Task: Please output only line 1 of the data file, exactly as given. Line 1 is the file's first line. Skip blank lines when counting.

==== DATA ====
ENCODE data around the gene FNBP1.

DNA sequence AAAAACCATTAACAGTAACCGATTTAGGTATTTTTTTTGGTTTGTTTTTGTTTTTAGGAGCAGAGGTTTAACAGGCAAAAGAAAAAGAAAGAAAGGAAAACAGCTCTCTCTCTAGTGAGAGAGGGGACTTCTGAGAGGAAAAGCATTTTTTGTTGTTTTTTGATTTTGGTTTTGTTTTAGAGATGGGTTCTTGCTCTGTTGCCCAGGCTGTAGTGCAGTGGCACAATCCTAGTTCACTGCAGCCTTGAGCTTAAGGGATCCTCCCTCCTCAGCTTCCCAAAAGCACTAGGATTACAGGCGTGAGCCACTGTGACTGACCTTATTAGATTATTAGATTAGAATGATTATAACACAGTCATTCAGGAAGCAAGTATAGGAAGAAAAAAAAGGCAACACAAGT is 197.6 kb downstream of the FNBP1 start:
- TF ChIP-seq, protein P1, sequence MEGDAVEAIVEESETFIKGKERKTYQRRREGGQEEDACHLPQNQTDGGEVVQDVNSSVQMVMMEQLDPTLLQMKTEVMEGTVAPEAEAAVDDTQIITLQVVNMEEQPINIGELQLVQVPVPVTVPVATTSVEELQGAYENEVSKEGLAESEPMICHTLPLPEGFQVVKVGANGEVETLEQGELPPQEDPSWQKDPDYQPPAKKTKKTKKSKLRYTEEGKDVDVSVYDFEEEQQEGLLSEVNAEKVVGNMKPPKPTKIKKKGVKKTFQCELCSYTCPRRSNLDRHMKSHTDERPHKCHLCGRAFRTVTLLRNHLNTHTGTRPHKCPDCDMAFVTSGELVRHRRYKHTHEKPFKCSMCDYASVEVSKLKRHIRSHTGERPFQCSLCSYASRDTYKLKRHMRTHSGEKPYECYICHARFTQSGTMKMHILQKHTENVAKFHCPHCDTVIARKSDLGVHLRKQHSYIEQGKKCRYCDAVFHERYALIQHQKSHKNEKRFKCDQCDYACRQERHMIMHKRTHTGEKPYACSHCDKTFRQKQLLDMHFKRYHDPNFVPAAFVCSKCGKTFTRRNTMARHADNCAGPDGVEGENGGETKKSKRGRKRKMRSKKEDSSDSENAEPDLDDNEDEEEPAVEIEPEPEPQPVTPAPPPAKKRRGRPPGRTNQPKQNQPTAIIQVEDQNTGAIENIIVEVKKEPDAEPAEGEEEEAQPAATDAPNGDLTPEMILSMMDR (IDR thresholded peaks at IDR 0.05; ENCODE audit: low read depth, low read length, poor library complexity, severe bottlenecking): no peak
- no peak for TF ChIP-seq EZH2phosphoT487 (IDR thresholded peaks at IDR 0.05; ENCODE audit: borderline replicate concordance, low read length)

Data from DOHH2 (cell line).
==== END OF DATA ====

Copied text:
ENCODE data around the gene FNBP1.